Xi, Obama to meet in California

Updated: 2013-05-22 02:14

By CHENG GUANGJIN, ZHAO SHENGNAN in Beijing and CHEN WEIHUA in Washington (China Daily)

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President Xi Jinping will meet US President Barack Obama in California next month on his way back from a trip to Latin America and the Caribbean.

Analysts said the arrangements for their meeting, which is informal but will be held over two days, show that relations between the two countries are mature.

The China-US summit, the first since Xi took office in March, will be held at Sunnylands, on the Walter and Leonore Annenberg Estate, on June 7 and 8, the Foreign Ministry announced on Tuesday.

Before arriving in California, Xi will pay State visits to Trinidad and Tobago, Costa Rica and Mexico from May 31 to June 6.

Foreign Ministry spokesman Hong Lei said the meeting will promote communication, trust and mutually beneficial cooperation between the two countries and help manage their differences effectively.

"The China-US relationship has entered a new era with important development opportunities. Both countries have hoped the presidents would meet soon to communicate and plan for the development of their bilateral relationship," Hong said at a regular news conference on Tuesday.

Chen Mingming, an expert on diplomacy and former Chinese ambassador to Sweden and New Zealand, said, "Sending this invitation shows the US highly values China's role. China's acceptance of such an informal visit demonstrates the maturity of the Sino-US relationship and both leaders' eagerness to meet each other."

Chen said the meeting is expected to set a general direction for the nations' relationship in the next four to five years, and that ways of increasing their strategic trust will be high on the agenda.

One important aim the US has with the meeting is to eliminate China's concerns by reiterating that it sees the country's development as an opportunity and that it will not contain or isolate China, Chen said.

It also wants to get China's support on nuclear issues involving the Democratic People's Republic of Korea and Iran, he said.

"What China expects from the US is a clear commitment that it will not do things to harm China's sovereignty," Chen said.

Tao Wenzhao, a senior researcher at the Chinese Academy of Social Sciences, said developing personal ties and trust between leaders is very important to bilateral relations. Tao cited the trust between late Chairman Mao Zedong and then-US secretary of state Henry Kissinger as an example.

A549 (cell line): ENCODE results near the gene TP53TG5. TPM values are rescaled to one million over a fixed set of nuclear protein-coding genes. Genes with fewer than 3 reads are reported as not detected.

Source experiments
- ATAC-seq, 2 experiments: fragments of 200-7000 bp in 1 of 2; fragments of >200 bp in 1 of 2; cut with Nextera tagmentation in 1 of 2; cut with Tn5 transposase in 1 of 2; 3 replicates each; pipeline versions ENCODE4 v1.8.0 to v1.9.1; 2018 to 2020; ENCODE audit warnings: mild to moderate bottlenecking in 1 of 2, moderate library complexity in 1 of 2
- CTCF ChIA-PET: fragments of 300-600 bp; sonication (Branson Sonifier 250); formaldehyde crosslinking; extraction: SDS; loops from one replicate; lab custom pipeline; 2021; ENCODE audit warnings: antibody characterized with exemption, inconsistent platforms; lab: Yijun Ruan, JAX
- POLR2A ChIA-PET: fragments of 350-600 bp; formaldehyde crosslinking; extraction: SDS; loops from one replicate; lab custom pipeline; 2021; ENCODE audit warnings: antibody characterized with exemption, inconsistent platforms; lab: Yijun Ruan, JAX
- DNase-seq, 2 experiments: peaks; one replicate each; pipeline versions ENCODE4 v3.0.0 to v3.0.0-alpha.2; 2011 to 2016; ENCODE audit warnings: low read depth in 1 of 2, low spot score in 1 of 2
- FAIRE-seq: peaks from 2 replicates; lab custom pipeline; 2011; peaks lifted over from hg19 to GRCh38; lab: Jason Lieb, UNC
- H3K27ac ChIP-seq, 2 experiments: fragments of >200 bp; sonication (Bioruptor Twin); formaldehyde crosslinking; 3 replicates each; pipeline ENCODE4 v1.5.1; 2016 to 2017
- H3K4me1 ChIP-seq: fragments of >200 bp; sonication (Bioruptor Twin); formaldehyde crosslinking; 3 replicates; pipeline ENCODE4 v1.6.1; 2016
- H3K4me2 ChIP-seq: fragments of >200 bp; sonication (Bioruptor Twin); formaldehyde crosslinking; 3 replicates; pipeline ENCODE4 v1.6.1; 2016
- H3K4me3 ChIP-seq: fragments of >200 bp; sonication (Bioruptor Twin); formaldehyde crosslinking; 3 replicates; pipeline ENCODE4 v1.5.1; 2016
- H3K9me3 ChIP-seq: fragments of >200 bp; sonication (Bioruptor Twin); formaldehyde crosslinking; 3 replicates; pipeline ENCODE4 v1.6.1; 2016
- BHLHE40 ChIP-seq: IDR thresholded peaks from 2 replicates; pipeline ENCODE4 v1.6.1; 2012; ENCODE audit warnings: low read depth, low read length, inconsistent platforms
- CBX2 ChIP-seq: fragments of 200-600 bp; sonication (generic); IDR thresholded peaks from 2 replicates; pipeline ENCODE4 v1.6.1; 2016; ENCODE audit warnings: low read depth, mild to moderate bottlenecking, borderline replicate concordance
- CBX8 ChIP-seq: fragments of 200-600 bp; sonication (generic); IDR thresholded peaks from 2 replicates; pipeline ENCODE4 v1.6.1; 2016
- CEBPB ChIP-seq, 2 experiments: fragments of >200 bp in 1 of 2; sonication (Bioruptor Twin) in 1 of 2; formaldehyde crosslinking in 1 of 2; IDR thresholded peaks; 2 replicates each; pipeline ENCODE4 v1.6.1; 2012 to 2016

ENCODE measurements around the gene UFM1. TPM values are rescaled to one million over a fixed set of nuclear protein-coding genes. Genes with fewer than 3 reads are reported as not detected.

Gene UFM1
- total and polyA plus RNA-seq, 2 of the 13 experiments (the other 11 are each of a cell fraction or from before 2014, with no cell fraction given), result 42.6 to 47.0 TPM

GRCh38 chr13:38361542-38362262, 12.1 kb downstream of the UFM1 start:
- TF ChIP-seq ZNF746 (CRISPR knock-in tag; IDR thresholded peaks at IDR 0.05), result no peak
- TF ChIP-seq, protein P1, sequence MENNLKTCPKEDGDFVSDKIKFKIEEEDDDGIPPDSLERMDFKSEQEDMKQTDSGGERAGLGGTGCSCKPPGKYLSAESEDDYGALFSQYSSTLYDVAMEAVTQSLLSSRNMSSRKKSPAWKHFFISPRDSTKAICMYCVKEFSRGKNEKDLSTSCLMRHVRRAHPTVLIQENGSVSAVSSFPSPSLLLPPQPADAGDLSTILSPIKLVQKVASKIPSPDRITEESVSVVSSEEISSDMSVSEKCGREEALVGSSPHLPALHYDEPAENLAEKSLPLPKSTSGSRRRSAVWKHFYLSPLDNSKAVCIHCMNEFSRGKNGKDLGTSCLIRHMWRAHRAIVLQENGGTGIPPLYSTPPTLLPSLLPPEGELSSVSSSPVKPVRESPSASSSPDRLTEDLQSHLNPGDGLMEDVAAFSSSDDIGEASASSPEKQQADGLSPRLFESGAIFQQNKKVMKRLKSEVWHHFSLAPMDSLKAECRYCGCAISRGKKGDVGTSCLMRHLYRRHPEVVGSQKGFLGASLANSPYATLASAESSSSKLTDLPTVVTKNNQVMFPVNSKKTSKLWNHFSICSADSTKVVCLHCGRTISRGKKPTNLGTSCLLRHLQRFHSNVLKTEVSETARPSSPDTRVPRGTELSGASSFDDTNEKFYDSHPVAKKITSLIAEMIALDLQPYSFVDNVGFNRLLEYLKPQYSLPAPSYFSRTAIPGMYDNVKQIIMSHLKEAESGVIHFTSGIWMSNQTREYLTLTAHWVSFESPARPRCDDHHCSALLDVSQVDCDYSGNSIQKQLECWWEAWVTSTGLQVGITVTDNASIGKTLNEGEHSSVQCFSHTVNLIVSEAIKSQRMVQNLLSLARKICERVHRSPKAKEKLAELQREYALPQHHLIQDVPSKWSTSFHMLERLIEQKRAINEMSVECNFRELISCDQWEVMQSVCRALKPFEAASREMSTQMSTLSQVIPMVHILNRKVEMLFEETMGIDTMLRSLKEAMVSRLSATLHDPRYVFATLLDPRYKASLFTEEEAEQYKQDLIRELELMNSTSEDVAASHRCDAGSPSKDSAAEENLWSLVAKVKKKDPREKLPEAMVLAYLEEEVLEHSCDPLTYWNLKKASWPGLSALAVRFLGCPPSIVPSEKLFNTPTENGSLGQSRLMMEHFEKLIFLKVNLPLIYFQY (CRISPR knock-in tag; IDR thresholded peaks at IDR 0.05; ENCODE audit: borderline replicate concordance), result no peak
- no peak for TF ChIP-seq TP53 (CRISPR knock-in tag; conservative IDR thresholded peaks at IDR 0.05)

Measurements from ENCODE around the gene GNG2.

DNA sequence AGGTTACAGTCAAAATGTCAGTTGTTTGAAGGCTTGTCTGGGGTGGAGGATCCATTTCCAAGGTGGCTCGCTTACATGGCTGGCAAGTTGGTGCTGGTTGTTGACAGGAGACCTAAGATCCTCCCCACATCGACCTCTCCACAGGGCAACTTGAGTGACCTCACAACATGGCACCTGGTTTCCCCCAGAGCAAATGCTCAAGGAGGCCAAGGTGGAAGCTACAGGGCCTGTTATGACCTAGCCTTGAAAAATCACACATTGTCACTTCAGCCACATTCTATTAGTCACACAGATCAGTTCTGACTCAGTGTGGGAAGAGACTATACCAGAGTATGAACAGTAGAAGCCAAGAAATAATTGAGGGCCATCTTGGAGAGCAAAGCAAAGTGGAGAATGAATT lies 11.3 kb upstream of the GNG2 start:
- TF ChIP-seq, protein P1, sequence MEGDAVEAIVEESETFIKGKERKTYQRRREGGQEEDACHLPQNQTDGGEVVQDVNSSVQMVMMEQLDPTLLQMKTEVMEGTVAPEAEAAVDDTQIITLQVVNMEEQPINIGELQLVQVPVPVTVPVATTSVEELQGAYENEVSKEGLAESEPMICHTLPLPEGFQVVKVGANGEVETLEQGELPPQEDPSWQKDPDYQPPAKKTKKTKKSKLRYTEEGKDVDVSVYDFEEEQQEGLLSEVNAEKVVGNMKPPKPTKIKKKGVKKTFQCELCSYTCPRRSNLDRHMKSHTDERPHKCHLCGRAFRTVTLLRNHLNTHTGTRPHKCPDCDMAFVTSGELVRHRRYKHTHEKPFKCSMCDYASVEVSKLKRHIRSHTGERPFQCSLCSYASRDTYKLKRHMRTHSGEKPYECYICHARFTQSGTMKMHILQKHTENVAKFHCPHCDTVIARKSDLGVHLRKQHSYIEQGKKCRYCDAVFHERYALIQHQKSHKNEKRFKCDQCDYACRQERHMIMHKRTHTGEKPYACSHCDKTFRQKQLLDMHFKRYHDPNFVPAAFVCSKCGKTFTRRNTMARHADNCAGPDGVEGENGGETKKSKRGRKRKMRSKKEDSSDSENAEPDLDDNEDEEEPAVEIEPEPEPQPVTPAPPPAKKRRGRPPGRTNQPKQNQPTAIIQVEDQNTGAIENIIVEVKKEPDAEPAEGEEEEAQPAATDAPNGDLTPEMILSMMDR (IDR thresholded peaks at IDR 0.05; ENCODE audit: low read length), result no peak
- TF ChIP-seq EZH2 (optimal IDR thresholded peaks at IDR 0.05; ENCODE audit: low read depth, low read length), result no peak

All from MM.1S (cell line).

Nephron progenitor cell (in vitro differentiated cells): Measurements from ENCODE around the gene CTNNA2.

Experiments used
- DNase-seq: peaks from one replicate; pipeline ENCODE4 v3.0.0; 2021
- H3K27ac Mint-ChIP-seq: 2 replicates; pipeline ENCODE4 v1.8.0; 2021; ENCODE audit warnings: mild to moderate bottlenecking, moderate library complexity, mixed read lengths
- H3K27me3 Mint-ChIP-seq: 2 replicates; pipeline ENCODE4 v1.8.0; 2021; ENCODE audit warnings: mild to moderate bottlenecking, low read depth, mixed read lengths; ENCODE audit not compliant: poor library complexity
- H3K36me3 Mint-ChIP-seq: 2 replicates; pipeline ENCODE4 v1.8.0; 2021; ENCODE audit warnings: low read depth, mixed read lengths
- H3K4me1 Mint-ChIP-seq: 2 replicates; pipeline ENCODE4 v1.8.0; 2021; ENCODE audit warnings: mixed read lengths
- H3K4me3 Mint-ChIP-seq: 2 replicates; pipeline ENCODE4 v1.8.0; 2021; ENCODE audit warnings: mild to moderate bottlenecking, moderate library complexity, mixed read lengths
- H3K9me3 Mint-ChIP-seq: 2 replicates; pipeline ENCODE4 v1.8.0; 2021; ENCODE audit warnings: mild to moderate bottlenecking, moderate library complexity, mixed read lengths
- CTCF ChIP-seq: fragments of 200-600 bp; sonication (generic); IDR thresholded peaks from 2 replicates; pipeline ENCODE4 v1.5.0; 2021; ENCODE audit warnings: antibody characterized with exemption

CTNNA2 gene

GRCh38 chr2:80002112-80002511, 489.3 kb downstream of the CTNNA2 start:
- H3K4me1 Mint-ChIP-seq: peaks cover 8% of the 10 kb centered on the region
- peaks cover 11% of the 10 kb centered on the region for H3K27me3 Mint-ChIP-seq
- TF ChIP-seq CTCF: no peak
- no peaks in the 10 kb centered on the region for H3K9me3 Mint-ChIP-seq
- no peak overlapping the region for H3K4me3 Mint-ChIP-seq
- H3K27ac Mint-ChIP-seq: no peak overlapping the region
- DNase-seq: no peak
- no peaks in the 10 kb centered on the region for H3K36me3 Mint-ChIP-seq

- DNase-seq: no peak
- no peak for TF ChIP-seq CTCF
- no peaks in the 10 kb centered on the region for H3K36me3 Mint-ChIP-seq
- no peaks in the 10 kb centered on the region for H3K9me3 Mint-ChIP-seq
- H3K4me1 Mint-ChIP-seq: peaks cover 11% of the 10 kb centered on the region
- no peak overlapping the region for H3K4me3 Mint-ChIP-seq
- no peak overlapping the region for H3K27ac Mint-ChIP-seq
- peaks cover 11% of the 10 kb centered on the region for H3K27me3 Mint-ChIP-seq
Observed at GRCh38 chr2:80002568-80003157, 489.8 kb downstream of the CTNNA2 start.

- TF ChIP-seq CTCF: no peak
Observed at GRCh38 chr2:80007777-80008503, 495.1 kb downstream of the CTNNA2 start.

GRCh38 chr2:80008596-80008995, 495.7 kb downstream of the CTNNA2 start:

Tao noted that the first meeting between Obama and former president Hu Jintao came during the G20 Summit in April 2009, "but it will be too late for Xi and Obama to (wait to) meet until this year's G20 Summit in September".

When Xi was vice-president, he was invited by his US counterpart Joe Biden to visit the US in February last year, where he met Obama.

However, Tao does not expect a "breakthrough" from the summit, as there are many meetings between the two countries every year.

The relationship between the world's top two economies has been described by analysts as complicated and has experienced ups and downs due to their differences on issues including cybersecurity, island sovereignty and trade — reasons for recent friction.

Tao said both countries need the other's help in achieving success on much of their domestic agendas, and if one fails, the other will often become a "scapegoat", as shown by the popularity of China-bashing in the US presidential election last year.

"China sincerely hopes the US can get better and that its economy will recover. The US should also wish that China develops well, as China's growth will increase its investment in the US and help the US to reduce unemployment. This is a mutually beneficial relationship," he said.

The White House said in a statement on Monday that the two leaders will review progress and challenges in their nations' relations over the past four years and discuss ways to enhance cooperation, while constructively managing differences in the years ahead.

Carla Hills, chair of the National Committee on United States-China Relations, believes the top leaders should meet frequently to discuss a range of issues important to both nations. "Relationships matter. Getting to know your counterparty makes it easier to reach mutually acceptable solutions to some of the difficult issues our nations face," she said.

Orville Schell, director of the Center on US-China Relations at the Asia Society in New York, described Xi's "unofficial" trip as "good news." "It is a welcome sign that he is willing to forgo the usual formalities to make this trip at short notice and get down to business," Schell said.

"The challenge is for both sides to dig down to that shared interest — bilateral trade and investment, climate change, nuclear proliferation, world health — in the hope that such recognitions will help stabilize this important bilateral relationship, even as inevitable problems continue to arise," he said.

Kenneth Lieberthal, a senior fellow at the Brookings Institution, said, "This meeting will not seek to reach final agreements, but rather to understand the priorities of the other side and the areas where it is feasible to seek cooperation on a new level."